More and more in this world pandemic we are currently living through, we are seeing increased anxiety, stress and nervousness, which can exhibit dentally as teeth grinding problems. Teeth grinding commonly occurs during sleep, but can also occur during waking hours. People who grind their teeth or clench their teeth may be suffering from undue physical or emotional stress.
If people grind their teeth during sleep, their partners may sometimes complain they can audibly hear the horrible sound of the teeth gnashing and gnawing together. Whereas if people clench their teeth, this can go on unnoticed for some time due to no or few audible sounds being made during sleep. Both clenching and grinding of teeth can be hazardous.
It is known that teeth grinding and clenching can lead to long term disorders of the jaw joint known as Temporomandibular Joint Disorder or colloquially known as “TMJ disorder”. TMJ disorders are considered common and are known to affect about seven in ten people at some point in their lifetime. Teeth grinding can also lead to pain ranging from mild to severe, and a host of other dental problems.
People who grind their teeth often complain of grinding of teeth symptoms which may include waking with their teeth clenched tight together, tension or pain in their jaw or face muscles, tenderness, clicking or popping noises in their jaw joint (just in front of their ears) and even pain in the upper back part of their neck.
Teeth grinding can lead to difficulty in opening the mouth, limited jaw movement, and a stuck or “locked” jaw. Teeth grinding symptoms can also exhibit as pain when chewing, yawning or opening the jaw widely. Teeth grinding can cause headaches, earaches and a general feeling of an uncomfortable bite of the teeth. Teeth grinding can cause toothaches because severe or prolonged grinding can cause fractures of the teeth and associated pain. Teeth grinding can also lead to worn teeth over a period a time, where the teeth then look shorter than they should, and such teeth can become sensitive to cold or sweet.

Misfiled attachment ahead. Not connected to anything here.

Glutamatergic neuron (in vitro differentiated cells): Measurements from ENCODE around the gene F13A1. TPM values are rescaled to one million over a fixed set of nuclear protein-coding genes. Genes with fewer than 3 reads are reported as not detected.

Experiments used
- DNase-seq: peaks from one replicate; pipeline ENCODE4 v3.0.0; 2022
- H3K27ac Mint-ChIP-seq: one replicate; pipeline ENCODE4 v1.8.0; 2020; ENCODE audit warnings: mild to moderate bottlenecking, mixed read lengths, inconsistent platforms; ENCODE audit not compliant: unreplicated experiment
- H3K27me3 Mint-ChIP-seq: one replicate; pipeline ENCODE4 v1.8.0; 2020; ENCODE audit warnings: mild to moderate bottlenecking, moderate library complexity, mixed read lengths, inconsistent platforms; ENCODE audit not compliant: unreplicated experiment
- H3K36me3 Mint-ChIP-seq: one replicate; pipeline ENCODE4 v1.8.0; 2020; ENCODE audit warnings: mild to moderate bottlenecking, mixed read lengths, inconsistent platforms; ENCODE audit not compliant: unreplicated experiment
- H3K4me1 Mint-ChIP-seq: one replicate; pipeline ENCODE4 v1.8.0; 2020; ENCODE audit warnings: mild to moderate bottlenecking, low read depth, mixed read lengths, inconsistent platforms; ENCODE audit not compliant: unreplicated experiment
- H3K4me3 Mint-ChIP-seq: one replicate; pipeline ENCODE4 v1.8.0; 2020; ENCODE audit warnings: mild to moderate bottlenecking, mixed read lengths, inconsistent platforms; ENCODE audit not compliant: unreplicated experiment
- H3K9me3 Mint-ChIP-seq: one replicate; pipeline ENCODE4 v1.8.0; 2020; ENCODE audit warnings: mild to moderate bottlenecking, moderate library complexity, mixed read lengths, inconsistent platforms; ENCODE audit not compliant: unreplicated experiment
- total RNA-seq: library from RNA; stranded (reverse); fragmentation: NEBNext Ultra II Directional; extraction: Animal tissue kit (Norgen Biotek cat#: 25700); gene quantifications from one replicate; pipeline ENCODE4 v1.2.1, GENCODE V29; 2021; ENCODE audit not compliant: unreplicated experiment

People who grind their teeth mainly do so when asleep, but during waking hours they can sometimes be aware of clenching their teeth tight when stressed, such as when stuck in traffic or when concentrating on work, or even during strenuous exercise. During the day, they themselves, or others, may even be able to hear them grind their teeth or sometimes see or be aware of the tightness of their facial muscles when they are clenching and or grinding.
Your CP Dental practitioner may be able to see signs and discuss symptoms of teeth grinding with you during your regular examination appointment. Some signs of teeth grinding that dental practitioners can look for can include Linea Alba (horizontal scar tissue, often seen or felt as raised lines on the inside of your cheeks), and scalloped tongue edges (raised or bumpy sides of your tongue). Other signs of teeth grinding that can be seen by the dental practitioner can be loss of tooth structure or abnormal wear which can include chips, breaks, and fractures in the teeth. Some signs may only be subtle initially and so are best diagnosed by a dental practitioner.
It is important to note that teeth grinding may be reduced and prevented by a protective device called a dental splint, also known as an occlusal splint, “bite plate”, or “night guard” splint which is worn during sleep. If teeth need to be restored to repair wear or other damage from teeth grinding, this usually occurs first. Then, a dental splint can be made to help reduce the risk of further damage from teeth grinding.
The dental splint is usually constructed out of clear dental acrylic. Sometimes the dental splint may have a softer inner thermo-plastic lining to aid in fit and comfort of the device. The dental splint is made in a dental laboratory after some simple moulds of your teeth and mouth, and a record of the way you bite together are taken in the dental clinic.
While the dental splint is being constructed, there are some simple steps that should be followed to alleviate symptoms and minimise damage from further teeth grinding. A soft food diet should be commenced, and chewing on both sides of the mouth is encouraged. Try to avoid yawning or opening the jaw too wide. Warm heat packs can be applied to tender muscles to aid in muscle relaxation. Anti-inflammatory medications may also be of assistance. Your dental practitioner may also refer you for concurrent physiotherapy assessment and treatment.
If you have concerns that you are suffering from teeth grinding and associated grinding of teeth symptoms, please speak to your dentist as soon as possible.